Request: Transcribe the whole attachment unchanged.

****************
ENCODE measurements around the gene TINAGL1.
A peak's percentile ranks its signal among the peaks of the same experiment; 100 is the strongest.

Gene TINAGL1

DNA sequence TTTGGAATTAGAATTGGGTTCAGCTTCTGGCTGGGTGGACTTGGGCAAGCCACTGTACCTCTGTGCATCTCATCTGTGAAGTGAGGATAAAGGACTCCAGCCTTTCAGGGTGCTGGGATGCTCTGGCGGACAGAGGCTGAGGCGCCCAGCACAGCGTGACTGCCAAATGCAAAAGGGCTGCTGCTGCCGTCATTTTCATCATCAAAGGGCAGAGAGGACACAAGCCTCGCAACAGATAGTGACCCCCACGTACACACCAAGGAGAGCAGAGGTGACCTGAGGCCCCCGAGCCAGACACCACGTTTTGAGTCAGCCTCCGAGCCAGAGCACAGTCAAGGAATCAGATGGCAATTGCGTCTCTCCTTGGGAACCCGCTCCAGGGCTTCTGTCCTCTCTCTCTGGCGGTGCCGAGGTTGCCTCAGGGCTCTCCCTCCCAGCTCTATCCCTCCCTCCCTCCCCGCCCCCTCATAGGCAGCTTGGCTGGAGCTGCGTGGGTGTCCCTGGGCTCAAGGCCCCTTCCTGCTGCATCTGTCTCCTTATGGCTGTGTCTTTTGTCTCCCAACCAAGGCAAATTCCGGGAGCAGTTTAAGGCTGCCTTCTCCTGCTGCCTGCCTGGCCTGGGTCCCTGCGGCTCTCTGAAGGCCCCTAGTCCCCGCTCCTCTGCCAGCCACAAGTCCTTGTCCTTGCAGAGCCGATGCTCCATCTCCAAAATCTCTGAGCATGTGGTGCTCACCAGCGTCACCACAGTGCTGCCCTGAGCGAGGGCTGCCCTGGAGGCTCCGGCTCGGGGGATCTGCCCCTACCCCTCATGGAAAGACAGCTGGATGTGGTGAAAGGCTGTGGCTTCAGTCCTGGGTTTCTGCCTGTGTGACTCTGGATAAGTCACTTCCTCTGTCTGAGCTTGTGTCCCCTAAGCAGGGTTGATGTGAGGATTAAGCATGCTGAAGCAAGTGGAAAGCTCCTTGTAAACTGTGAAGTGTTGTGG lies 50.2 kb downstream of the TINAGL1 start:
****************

ENCODE measurements around the gene TINAGL1.
A peak's percentile ranks its signal among the peaks of the same experiment; 100 is the strongest.

Gene TINAGL1

DNA sequence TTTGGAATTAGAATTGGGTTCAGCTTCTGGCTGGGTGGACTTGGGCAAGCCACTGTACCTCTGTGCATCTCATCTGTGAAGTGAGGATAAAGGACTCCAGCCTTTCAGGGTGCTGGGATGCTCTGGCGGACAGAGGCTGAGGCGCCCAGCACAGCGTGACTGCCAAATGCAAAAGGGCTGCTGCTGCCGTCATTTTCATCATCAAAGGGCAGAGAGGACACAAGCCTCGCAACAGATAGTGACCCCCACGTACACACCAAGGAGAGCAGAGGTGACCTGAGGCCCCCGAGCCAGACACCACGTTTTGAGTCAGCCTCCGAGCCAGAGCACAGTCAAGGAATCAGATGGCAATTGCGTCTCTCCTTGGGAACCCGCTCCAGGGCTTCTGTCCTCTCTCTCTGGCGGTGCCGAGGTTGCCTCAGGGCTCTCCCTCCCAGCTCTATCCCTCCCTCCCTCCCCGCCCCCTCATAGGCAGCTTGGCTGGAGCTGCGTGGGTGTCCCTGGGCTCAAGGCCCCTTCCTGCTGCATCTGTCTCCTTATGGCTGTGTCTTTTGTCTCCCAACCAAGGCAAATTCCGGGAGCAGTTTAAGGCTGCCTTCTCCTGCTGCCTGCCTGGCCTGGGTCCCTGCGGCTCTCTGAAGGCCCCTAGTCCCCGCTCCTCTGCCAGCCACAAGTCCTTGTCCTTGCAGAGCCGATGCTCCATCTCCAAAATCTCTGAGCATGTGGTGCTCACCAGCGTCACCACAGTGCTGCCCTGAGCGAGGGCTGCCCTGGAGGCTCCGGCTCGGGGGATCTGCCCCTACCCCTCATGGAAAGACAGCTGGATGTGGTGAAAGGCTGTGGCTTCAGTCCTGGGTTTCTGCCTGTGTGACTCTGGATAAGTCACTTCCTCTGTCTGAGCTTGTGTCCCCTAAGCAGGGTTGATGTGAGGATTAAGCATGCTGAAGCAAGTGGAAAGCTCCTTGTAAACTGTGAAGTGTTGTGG lies 50.2 kb downstream of the TINAGL1 start: